To manage or not to manage, that is the question. Whether you've envisioned kicking back in a corporate office or manning the front lines of your franchise, your decision to be a hands-on or absentee owner has great implications for your business. Everything from employee relations to future growth could hang in the balance, so choose wisely.
But is one option better than the other? Franchise Zone asked Andrew A. Caffey, a Bethesda, Maryland, attorney and franchise specialist, for his perspective on these ownership options.
Franchise Zone:What are the benefits of being a hands-on franchisee?
Andrew A. Caffey: In some businesses, it's not just a benefit-it's an essential feature of success. I learned this many years ago from a franchisor who told me the reason he franchised was the business wasn't profitable if a mere employee was running the shop. Employees were actually stealing the inventory. The franchisee, on the other hand, has an interest in seeing the business profit and making sure none of the employees are sabotaging that profitability.
Other benefits include the close and careful management of employees, the ability to give special attention to customers, and the capacity to make everyday decisions about the business.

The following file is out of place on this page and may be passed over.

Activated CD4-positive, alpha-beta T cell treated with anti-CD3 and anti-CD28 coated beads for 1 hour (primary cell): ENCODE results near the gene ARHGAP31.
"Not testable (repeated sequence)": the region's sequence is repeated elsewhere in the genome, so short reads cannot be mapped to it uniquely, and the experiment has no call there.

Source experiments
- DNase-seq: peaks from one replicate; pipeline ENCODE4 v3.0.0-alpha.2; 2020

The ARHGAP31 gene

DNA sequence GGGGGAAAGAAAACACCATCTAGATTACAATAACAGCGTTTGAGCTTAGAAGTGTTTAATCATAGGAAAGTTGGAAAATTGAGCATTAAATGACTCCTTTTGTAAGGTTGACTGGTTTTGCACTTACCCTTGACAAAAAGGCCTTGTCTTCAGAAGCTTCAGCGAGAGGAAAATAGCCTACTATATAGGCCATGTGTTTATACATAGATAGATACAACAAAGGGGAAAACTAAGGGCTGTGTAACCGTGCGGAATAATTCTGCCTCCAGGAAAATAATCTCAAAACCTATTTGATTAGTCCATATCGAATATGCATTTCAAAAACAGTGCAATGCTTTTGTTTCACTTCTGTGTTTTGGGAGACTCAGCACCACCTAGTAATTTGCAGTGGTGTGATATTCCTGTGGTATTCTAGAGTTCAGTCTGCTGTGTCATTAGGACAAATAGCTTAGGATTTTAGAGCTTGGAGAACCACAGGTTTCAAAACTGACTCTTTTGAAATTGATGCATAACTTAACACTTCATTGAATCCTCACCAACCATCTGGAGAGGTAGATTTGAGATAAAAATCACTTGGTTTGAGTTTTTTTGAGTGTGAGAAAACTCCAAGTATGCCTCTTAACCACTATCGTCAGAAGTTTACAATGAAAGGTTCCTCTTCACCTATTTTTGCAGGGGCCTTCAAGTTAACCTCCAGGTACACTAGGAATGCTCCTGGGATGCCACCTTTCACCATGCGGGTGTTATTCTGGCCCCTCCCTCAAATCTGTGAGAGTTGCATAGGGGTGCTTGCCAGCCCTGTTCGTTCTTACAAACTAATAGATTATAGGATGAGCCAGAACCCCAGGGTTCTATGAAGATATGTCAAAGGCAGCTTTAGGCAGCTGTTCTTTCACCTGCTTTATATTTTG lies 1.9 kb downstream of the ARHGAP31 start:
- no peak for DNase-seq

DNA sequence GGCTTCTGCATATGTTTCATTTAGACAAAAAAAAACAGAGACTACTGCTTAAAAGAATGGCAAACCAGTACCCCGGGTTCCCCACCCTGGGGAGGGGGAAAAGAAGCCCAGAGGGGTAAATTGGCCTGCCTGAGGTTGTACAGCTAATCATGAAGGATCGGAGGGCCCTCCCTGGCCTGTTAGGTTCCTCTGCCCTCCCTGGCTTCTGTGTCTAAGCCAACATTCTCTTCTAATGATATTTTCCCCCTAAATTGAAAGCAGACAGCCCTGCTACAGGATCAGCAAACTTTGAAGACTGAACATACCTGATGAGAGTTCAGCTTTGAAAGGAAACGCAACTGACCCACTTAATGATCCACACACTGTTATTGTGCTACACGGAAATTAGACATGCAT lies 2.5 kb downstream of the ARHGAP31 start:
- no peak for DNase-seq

What are the drawbacks of being a hands-on operator?
If a person is successful in a single retail business and would like to expand that business with additional locations, he or she is going to have to share time between those businesses and cannot be an on-premises, full-time owner/operator for any one business. Something's got to give if the business is going to grow.
In the late '70s and early '80s, some franchisors were attempting to enforce a provision of the franchise agreement that required the franchisee to be a fully active, full-time, on-premises manager not removed from the business in any way. The upshot of those legal cases was that franchisors can enforce that requirement, that in some businesses it's an essential requirement of success. So that precedent was established in the early days of franchising, and some franchisors consider an on-premises franchisee so important, they require it by contract.
What benefits do absentee owners enjoy?
The ability to build multiple businesses over a fairly short period of time. In a lot of franchises, that absentee owner is a developer-the person lining up employees and managers, overseeing the build-out of the business and moving on to the next unit. Absentee owners can build rather quickly without having to spend a large portion of their day on-premises.
What about the drawbacks to absentee ownership?
Not staying close to the employees and the manager. An absentee owner doesn't know how the business is being operated, so, for example, a restaurant's tables and floors could be consistently dirty. A manager without an ownership position may not be motivated to keep things operating in the way the absentee owner would like. So enforcing standards becomes a problem.
And, in franchising, it's a particular problem, because franchisors obviously rely on their franchisees to keep up the standards of the business operation. The franchisor doesn't have a relationship with that store manager. In a franchise structure, it's essential that the franchisee be an active participant in the business.